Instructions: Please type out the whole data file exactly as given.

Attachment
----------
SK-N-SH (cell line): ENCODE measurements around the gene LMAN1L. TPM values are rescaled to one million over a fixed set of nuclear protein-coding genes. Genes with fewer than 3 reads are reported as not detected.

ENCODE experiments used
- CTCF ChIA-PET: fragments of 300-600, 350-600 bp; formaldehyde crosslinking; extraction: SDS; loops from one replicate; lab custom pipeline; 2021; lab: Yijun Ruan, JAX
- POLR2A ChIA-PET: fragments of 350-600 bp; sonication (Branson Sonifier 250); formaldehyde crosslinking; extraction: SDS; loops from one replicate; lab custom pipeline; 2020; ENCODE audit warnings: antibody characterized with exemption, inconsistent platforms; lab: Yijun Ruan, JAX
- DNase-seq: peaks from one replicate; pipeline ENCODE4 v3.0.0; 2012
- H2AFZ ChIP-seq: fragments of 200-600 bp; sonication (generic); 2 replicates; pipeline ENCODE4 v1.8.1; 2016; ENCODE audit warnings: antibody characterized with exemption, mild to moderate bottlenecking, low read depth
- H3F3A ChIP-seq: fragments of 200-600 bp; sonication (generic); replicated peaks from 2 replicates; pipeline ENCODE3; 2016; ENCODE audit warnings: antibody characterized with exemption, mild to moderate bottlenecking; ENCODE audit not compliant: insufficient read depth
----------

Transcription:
SK-N-SH (cell line): ENCODE measurements around the gene LMAN1L. TPM values are rescaled to one million over a fixed set of nuclear protein-coding genes. Genes with fewer than 3 reads are reported as not detected.

ENCODE experiments used
- CTCF ChIA-PET: fragments of 300-600, 350-600 bp; formaldehyde crosslinking; extraction: SDS; loops from one replicate; lab custom pipeline; 2021; lab: Yijun Ruan, JAX
- POLR2A ChIA-PET: fragments of 350-600 bp; sonication (Branson Sonifier 250); formaldehyde crosslinking; extraction: SDS; loops from one replicate; lab custom pipeline; 2020; ENCODE audit warnings: antibody characterized with exemption, inconsistent platforms; lab: Yijun Ruan, JAX
- DNase-seq: peaks from one replicate; pipeline ENCODE4 v3.0.0; 2012
- H2AFZ ChIP-seq: fragments of 200-600 bp; sonication (generic); 2 replicates; pipeline ENCODE4 v1.8.1; 2016; ENCODE audit warnings: antibody characterized with exemption, mild to moderate bottlenecking, low read depth
- H3F3A ChIP-seq: fragments of 200-600 bp; sonication (generic); replicated peaks from 2 replicates; pipeline ENCODE3; 2016; ENCODE audit warnings: antibody characterized with exemption, mild to moderate bottlenecking; ENCODE audit not compliant: insufficient read depth